(March 13, 2019 / JNS) After Israeli Prime Minister Benjamin Netanyahu visited the Golan Heights this week together with U.S. Senator Lindsey Graham and U.S. Ambassador to Israel David Friedman, former U.S. Ambassador to Israel Martin Indyk set off a firestorm when he tweeted, “Like it or not, the Golan Heights are Syrian territory. Israel cannot give them up now given its legitimate security concerns. But to recognize Israel’s annexation of territory that is not its own is to play with fire for partisan political purposes. No Arab state will accept it.”
There is general consensus in Israel that the Golan Heights in Israel’s north is essential to Israel’s security, and that the region played an important role in Jewish history as well. Where that consensus ends is in regard to whether Israel can and should keep it.
Towards the end of the 1967 Six-Day War, Israel captured the Golan from the attacking Syrian army. In 1981, Israel’s Knesset voted to apply Israeli law to the Golan Heights, but stopped short of formally annexing it. After 1967 and for the next 40 years, multiple attempts by a number of Israeli prime ministers to give the Golan Heights to Syria in exchange for peace ended in failure over Syrian refusal to cut ties with terror organizations and Iran.
Efraim Inbar, president of the Jerusalem Institute for Strategy and Security, told JNS that “international law recognizes acquisition of territory via defensive wars. In 1967, Syria was the aggressor.”
Inbar noted that the Golan Heights has been in Israel’s hands longer than it was ever in the hands of the Syrian state (from 1946).
Given the threat that Iran now poses in the region, as well as the fractured status of the Syrian regime after eight years of civil war, most Israelis view the region as essential to its security. On Wednesday, the Israel Defense Forces exposed a Hezbollah terror cell that was established in a border village in the Golan Heights.
“This morning, Israel exposed a Hezbollah terror network on the Golan Heights. Hezbollah is a terror organization. It’s a proxy of Iran. It does Iran’s bidding and this terror network is part of Iran’s aggression against Israel,” Netanyahu said in response.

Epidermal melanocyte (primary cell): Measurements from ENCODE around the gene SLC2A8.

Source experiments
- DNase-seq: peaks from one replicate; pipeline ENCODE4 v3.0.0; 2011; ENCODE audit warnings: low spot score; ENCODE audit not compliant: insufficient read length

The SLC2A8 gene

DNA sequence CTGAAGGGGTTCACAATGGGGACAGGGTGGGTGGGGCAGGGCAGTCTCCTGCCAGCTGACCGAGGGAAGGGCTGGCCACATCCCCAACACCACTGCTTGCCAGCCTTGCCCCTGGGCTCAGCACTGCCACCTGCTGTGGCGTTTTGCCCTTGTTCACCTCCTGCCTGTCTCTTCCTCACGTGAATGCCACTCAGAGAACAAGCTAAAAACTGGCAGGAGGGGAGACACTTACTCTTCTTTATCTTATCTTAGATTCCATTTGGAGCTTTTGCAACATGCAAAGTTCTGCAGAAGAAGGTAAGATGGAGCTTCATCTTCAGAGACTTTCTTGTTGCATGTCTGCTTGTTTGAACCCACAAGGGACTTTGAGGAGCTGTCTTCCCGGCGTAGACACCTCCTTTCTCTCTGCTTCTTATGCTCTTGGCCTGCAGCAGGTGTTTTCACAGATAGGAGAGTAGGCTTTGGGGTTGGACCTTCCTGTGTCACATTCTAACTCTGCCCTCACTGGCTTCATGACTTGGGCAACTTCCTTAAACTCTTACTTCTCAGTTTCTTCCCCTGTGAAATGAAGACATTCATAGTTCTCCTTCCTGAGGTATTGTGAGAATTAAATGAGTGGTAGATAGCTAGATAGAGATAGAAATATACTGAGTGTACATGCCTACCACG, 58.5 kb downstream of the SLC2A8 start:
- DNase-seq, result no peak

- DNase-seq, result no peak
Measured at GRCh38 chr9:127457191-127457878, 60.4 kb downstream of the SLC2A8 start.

During his tour, Graham demonstrated strong support for Israel’s presence on the Golan Heights and promised to push for U.S. recognition of Israel’s right to govern the region.
He told reporters: “There is no construct I can imagine now or any time in the future for the state of Israel to give the Golan up.”
The senator added that he would ask U.S. President Donald Trump about recognizing the area.
“I will go back to the U.S. Senate, working with Senator [Ted] Cruz; I will start an effort to recognize the Golan as part of the State of Israel, now and forever,” said Graham. “Because to give this territory up would be a strategic nightmare for the State of Israel … ”
Companion resolutions calling on the United States to follow through with this recognition were introduced last month by Cruz, in addition to Sen. Tom Cotton (R-Ark.) and Rep. Mike Gallagher (R-Wisc.).
Support for Israel’s control over the Golan Heights also has bipartisan support, with top Democrats, such as House Majority Leader Steny Hoyer (D-Md.) calling for the United States to recognize Israeli sovereignty. Rep. Josh Gottheimer (D-N.J.) also sent a letter to Trump in January, also calling for recognition of the Golan.
Additionally, the United States also changed its description of the Golan Heights from “Israeli-occupied” to “Israeli-controlled” in it annual global human-rights report released on Wednesday.
Gently mocking what he seemed to consider Indyk’s apparent double standard, Inbar said, “I did not hear Indyk speaking about returning American territory in the West to Mexico.” Inbar was referring to the disputed annexation in 1845 of the Republic of Texas by the U.S. Congress. Mexico refused to formally recognize its sovereignty.
‘The status under international law’
Others, however, were less critical of Indyk.
Pnina Sharvit Baruch, a senior research fellow at the Israel Institute for National Security Studies, told JNS that she read Indyk’s comments and said thought “he is right in his analysis.”
Sharvit Baruch agreed with Indyk that the Golan “never belonged to Israel nor was it part of the [1947 U.N.] partition plan.”
One Twitter user wrote in response to Indyk, “I beg to differ. UNSCR 242 says Israel has the right to ‘secure and recognized boundaries free from threats or acts of force.’ The Golan is necessary to ensure Israel’s security, and therefore its annexation by Israel is compatible with UNSC 242.”
Israel’s continued presence on the Golan Heights has long been recognized by America as essential for the Jewish state’s security.
In a speech last year to the U.S. House of Representatives, Dore Gold, president of the Jerusalem Center for Public Affairs, noted that in 1975, President Gerald Ford wrote a letter to Prime Minister Yitzhak Rabin with respect to the Syrian front: “The U.S. has not developed final position on the borders. Should it do so, it will give great weight to Israel’s position that any peace agreement be predicated on Israel’s remaining on the Golan Heights.”
Gold emphasized that the commitment made in the Ford letter was renewed on a number of occasions, including by U.S. Secretaries of State James Baker and Warren Christopher.
Yet Sharvit Baruch noted that while Israeli legislation applies there because of the 1981 Golan Heights Law, “this does not change the status under international law.”
Regardless of whether or not Graham will be successful in his efforts to attain U.S. recognition, Sharvit Baruch agreed that, due to the current security situation, “it is logical for Israel to keep the Golan under its control.”